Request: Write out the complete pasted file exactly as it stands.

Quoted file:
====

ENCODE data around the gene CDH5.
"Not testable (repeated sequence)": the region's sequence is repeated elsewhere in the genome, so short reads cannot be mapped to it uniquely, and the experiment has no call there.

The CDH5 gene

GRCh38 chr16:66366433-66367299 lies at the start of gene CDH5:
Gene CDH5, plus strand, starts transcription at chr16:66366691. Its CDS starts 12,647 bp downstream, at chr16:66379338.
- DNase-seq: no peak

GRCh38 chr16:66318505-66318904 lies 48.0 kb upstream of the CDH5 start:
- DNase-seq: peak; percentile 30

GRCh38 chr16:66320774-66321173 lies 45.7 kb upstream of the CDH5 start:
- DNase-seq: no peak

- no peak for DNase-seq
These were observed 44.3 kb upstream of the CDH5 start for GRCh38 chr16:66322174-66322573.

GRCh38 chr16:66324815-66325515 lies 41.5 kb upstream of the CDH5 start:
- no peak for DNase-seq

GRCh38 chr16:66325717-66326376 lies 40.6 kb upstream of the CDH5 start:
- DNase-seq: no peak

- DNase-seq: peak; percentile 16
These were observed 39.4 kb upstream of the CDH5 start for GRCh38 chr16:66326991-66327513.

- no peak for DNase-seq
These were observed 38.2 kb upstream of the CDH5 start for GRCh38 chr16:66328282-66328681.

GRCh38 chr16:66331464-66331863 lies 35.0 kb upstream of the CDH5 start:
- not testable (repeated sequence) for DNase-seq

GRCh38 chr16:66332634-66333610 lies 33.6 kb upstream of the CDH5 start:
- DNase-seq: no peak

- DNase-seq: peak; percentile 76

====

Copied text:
ENCODE data around the gene CDH5.
"Not testable (repeated sequence)": the region's sequence is repeated elsewhere in the genome, so short reads cannot be mapped to it uniquely, and the experiment has no call there.

The CDH5 gene

GRCh38 chr16:66366433-66367299 lies at the start of gene CDH5:
Gene CDH5, plus strand, starts transcription at chr16:66366691. Its CDS starts 12,647 bp downstream, at chr16:66379338.
- DNase-seq: no peak

GRCh38 chr16:66318505-66318904 lies 48.0 kb upstream of the CDH5 start:
- DNase-seq: peak; percentile 30

GRCh38 chr16:66320774-66321173 lies 45.7 kb upstream of the CDH5 start:
- DNase-seq: no peak

- no peak for DNase-seq
These were observed 44.3 kb upstream of the CDH5 start for GRCh38 chr16:66322174-66322573.

GRCh38 chr16:66324815-66325515 lies 41.5 kb upstream of the CDH5 start:
- no peak for DNase-seq

GRCh38 chr16:66325717-66326376 lies 40.6 kb upstream of the CDH5 start:
- DNase-seq: no peak

- DNase-seq: peak; percentile 16
These were observed 39.4 kb upstream of the CDH5 start for GRCh38 chr16:66326991-66327513.

- no peak for DNase-seq
These were observed 38.2 kb upstream of the CDH5 start for GRCh38 chr16:66328282-66328681.

GRCh38 chr16:66331464-66331863 lies 35.0 kb upstream of the CDH5 start:
- not testable (repeated sequence) for DNase-seq

GRCh38 chr16:66332634-66333610 lies 33.6 kb upstream of the CDH5 start:
- DNase-seq: no peak

- DNase-seq: peak; percentile 76